To their credit, I understand the MCPA did satisfy this requirement, but they did so at great personal effort and investment of time. I am sure that each member of MCPA and other community groups like them would be grateful to see this amendment pass. They would no doubt have appreciated it if they did not have to comply with the requirement in the first place. It is certainly a sensible change to the Planning Act and it is one that I welcome. In this context and with your indulgence, Madam Deputy Chair, I will just take this opportunity to congratulate the newly nominated lord mayor, Adrian Schrinner, and strongly suggest that he act on widespread community concern by canning the zipline project.
I will turn briefly to the amendments to the Economic Development Act. Arguably, some of the significant problems with the Planning Act are magnified in the Economic Development Act. Some of these issues are well summarised in a submission on the bill which refers to ‘significant concern in the community that the ED Act does not provide for good quality decision-making in development and planning’. That criticism was based on the following features of the Economic Development Act that were set out in that submission: it locks out community appeal rights that are recognised to be essential in improving the quality of decisions and minimising the risk of corruption around decision-making; it can allow for public notification and community submission rights requirements to vary greatly between priority development areas; and it overrides normal Planning Act provisions and local planning schemes that have undergone extensive public consultation and ministerial review to ensure that they are the best plan to meet the community’s needs and expectations and under our Planning Act requirements. By overriding normal planning provisions, the proposed clearing of vegetation is not assessed against the normal planning and Vegetation Management Act provisions, removing certainty for the community that clearing will be appropriately regulated. Finally, it overrides the regulation even of areas outside of declared PDAs where they are declared to be PDA associated development, further locking out the community and providing significant discretion around development assessment and planning decision- making.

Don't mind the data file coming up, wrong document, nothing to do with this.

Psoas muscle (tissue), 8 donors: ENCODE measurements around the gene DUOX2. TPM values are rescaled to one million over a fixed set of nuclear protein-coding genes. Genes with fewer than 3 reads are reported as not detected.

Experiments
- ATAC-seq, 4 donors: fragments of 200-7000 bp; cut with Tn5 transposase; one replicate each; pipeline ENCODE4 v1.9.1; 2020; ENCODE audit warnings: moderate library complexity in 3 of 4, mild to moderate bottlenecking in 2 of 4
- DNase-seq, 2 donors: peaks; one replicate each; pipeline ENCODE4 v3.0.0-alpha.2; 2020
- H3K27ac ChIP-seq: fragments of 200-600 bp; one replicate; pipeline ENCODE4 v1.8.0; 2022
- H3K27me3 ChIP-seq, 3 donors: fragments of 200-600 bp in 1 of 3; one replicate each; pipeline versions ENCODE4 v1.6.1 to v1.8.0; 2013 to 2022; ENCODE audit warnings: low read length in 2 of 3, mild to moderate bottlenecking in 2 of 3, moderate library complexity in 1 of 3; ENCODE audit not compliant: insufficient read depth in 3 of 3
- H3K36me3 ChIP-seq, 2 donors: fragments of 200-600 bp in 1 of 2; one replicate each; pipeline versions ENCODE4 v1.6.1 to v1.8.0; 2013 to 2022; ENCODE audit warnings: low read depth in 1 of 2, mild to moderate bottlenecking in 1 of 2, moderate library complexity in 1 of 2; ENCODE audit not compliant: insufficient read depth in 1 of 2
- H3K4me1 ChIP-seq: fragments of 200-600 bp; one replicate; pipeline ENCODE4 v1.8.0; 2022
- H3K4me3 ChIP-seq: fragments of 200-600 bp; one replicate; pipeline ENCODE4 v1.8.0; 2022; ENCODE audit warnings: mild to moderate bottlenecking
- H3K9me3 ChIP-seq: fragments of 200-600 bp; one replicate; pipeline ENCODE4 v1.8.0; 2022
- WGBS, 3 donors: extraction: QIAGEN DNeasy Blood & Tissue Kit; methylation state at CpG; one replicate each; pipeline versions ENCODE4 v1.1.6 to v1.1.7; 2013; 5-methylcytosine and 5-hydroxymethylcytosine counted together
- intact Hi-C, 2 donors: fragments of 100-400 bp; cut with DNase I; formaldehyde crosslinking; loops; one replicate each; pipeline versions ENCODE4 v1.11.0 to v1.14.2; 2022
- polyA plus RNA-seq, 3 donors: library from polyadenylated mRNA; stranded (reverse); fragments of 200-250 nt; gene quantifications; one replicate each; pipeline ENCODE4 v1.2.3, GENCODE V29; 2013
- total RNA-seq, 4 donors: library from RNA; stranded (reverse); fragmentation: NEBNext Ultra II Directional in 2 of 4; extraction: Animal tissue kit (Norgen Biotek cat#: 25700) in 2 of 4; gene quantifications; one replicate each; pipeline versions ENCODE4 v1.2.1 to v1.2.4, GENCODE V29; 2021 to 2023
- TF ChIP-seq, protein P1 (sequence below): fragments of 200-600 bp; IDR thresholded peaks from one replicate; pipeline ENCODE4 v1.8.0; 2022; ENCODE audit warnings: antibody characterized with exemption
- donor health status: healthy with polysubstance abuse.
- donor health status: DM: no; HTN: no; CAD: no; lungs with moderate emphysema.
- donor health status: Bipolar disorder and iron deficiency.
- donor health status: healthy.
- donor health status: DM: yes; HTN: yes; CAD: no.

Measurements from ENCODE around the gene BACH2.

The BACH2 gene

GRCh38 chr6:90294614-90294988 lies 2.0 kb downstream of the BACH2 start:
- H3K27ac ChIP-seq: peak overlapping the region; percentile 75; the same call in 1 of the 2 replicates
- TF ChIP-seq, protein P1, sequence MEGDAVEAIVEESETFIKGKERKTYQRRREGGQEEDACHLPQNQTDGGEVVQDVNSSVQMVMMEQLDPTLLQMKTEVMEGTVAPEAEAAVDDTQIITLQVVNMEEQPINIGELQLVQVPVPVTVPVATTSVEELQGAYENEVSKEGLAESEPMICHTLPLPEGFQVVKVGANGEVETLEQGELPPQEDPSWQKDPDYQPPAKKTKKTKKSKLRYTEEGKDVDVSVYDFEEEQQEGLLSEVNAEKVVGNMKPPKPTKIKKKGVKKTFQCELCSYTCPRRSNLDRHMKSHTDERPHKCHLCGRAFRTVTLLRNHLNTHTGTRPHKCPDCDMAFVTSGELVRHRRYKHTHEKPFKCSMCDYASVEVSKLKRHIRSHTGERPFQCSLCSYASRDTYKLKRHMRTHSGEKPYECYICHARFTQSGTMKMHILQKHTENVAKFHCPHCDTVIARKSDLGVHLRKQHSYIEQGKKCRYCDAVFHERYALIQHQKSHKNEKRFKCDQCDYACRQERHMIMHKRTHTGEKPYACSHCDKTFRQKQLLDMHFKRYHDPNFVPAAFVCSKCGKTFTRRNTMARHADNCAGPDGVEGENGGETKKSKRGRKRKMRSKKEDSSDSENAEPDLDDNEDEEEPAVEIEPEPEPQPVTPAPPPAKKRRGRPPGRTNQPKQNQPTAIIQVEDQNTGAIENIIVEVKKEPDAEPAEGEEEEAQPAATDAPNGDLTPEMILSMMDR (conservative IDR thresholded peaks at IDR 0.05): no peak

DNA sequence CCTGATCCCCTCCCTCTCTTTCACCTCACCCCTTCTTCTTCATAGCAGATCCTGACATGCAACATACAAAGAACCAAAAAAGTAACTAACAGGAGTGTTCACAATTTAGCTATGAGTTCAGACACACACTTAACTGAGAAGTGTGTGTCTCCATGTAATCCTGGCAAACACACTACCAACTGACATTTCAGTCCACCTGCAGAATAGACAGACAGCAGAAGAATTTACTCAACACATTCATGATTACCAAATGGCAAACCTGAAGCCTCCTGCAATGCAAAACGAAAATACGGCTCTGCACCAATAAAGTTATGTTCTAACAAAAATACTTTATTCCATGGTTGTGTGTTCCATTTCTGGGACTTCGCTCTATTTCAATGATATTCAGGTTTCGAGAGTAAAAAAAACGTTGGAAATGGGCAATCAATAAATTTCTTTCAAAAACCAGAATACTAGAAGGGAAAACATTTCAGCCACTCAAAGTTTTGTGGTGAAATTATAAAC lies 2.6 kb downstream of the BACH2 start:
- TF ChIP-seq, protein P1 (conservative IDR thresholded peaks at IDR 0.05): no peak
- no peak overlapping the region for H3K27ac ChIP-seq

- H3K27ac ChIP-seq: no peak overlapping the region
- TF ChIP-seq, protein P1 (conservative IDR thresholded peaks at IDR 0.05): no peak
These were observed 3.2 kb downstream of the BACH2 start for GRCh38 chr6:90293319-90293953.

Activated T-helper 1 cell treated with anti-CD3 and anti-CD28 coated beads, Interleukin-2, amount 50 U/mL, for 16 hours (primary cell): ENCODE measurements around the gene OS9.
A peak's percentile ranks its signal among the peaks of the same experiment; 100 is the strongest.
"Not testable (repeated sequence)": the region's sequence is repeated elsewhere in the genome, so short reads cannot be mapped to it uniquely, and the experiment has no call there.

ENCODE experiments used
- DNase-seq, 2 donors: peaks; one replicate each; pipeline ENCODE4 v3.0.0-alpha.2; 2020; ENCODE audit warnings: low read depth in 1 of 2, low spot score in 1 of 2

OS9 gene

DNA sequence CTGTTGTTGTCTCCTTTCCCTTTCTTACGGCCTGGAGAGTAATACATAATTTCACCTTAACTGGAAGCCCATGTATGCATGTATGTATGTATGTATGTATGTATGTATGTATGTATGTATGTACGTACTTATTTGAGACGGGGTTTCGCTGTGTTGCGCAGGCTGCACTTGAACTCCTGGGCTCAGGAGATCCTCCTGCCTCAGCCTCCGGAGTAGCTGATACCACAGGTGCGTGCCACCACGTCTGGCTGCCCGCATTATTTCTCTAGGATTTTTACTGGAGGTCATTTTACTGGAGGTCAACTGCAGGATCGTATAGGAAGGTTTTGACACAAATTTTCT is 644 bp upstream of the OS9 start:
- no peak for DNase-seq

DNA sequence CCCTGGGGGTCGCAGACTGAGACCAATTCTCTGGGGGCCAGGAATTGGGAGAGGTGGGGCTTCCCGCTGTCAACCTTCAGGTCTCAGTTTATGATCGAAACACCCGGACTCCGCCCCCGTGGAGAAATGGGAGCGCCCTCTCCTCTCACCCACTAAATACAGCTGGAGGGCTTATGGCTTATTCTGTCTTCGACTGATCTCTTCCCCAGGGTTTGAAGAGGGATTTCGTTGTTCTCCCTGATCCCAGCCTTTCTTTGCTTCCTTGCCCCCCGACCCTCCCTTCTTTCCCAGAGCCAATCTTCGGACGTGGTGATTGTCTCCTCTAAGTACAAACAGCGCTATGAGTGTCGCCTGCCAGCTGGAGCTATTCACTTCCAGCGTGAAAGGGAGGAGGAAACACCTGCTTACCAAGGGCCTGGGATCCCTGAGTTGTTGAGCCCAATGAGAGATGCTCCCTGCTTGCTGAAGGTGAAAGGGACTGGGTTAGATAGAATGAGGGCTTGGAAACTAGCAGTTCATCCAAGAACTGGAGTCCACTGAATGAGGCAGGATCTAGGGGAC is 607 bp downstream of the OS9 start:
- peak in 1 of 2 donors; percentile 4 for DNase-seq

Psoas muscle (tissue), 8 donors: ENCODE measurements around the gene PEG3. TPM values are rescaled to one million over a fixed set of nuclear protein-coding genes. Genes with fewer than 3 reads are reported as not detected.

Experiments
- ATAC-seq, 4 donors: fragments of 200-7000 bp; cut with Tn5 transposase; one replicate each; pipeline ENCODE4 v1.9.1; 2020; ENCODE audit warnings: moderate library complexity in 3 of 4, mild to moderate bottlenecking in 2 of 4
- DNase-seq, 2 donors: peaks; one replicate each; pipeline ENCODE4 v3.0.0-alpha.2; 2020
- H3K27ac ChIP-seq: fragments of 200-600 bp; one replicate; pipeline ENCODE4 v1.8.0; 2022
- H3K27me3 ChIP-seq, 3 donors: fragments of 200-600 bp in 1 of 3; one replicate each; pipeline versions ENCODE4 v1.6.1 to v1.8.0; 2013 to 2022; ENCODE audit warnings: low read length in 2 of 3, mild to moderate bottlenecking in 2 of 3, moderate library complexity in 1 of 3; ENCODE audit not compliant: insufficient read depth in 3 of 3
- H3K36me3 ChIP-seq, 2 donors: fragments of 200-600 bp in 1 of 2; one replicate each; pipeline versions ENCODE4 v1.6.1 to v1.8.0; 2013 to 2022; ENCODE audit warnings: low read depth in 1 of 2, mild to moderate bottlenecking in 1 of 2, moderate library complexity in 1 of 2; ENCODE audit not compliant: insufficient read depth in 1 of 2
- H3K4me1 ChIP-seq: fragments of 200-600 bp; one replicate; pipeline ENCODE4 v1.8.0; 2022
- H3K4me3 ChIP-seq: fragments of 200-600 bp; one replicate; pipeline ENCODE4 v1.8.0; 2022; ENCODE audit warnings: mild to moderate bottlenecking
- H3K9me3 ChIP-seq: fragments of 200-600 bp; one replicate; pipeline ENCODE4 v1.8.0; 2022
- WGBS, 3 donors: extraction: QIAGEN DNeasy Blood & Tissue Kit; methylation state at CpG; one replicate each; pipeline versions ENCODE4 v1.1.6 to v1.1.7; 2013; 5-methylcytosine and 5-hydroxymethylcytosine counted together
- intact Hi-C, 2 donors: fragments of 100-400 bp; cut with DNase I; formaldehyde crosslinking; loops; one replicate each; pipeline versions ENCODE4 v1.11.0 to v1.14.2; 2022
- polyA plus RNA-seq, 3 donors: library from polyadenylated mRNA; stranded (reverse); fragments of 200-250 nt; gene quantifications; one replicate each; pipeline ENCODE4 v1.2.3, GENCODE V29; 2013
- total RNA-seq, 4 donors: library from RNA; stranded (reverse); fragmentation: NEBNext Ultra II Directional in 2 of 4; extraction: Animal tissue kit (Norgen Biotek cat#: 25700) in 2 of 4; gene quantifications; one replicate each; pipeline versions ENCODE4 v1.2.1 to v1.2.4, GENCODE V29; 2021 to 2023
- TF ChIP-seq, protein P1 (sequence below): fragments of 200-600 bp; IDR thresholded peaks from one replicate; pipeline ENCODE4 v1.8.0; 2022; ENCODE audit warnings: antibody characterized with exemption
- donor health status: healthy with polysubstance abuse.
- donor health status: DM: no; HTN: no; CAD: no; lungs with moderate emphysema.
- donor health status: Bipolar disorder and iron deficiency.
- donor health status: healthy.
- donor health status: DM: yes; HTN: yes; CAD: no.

While the changes to the ED Act proposed in this bill are arguably improvements, they are made in the context of a deeply flawed and very powerful act. This is nothing more than tinkering with an act that was vehemently opposed by the Labor Party in opposition when the Economic Development Bill was introduced by the Newman government. Clearly, an omnibus bill like this is not the appropriate vehicle for the route and branch reform of the planning system this state needs. I call on government again to take bold steps to return the community’s voice to our planning system and revisit its opposition to unacceptably broad powers over development and the risks that come with this. Thanks, as always, to the committee for their inquiry into the bill and the secretariat who supported them. I will not be opposing the bill.
Mr NICHOLLS (Clayfield—LNP) (4.38 pm): We have just heard why the Greens and the Labor Party get on together—no development and no advancement for this state.
Madam DEPUTY SPEAKER (Ms McMillan): In accordance with the business program agreed to by the House—
Mr NICHOLLS: Thank you, Madam Deputy Speaker. I got in everything I needed to say!
Madam DEPUTY SPEAKER: Just resume your seat, member. In accordance with the business program agreed to by the House, the question is that the bill be now read a second time. Question put—That the bill be now read a second time. Motion agreed to. Bill read a second time.